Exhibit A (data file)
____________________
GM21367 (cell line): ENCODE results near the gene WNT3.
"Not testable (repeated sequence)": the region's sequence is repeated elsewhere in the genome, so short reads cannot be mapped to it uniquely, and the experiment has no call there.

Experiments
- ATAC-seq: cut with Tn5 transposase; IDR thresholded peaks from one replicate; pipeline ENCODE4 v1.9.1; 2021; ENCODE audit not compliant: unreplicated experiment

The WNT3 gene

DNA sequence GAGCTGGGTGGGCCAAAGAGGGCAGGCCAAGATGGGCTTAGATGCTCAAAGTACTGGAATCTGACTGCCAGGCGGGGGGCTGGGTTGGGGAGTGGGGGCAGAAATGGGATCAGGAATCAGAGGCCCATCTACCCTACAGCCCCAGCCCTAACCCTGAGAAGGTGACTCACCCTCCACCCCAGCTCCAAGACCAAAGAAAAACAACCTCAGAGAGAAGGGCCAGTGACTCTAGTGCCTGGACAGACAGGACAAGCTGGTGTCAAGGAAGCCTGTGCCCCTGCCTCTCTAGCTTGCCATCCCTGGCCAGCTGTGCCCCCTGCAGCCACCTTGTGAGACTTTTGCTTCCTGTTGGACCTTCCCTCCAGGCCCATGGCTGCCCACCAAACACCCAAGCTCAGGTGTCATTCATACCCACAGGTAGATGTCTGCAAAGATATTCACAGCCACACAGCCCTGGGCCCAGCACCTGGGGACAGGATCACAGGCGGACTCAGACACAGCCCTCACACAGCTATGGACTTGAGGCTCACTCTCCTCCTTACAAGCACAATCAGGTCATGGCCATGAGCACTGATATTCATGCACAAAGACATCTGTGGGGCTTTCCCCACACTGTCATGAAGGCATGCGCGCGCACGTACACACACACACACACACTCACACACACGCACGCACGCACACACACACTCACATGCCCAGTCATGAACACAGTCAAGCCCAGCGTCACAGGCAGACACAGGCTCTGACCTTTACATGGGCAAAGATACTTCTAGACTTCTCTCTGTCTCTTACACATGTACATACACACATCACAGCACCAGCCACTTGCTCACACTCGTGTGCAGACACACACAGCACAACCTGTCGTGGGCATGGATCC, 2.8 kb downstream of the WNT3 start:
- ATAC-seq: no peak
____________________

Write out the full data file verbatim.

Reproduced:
GM21367 (cell line): ENCODE results near the gene WNT3.
"Not testable (repeated sequence)": the region's sequence is repeated elsewhere in the genome, so short reads cannot be mapped to it uniquely, and the experiment has no call there.

Experiments
- ATAC-seq: cut with Tn5 transposase; IDR thresholded peaks from one replicate; pipeline ENCODE4 v1.9.1; 2021; ENCODE audit not compliant: unreplicated experiment

The WNT3 gene

DNA sequence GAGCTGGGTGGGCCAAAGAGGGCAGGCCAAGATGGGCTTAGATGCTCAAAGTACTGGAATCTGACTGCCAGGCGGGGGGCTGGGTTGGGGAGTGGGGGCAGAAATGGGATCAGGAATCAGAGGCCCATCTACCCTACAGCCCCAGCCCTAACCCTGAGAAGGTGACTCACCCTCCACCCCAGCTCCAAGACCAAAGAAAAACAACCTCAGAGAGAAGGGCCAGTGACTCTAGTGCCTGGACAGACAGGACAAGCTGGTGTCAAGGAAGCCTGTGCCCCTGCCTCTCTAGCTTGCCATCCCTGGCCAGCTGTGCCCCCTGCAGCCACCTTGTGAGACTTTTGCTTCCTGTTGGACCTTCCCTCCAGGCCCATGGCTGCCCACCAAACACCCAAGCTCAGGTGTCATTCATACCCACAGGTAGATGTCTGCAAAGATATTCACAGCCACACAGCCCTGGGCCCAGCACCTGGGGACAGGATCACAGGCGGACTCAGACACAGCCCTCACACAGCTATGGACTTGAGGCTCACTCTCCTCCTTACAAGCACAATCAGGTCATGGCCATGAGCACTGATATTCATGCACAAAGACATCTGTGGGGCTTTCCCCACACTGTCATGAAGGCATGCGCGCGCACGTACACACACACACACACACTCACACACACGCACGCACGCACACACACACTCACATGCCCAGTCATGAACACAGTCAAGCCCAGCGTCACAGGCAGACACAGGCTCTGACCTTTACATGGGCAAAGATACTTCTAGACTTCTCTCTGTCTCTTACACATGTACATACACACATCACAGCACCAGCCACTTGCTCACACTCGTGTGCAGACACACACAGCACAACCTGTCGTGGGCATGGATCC, 2.8 kb downstream of the WNT3 start:
- ATAC-seq: no peak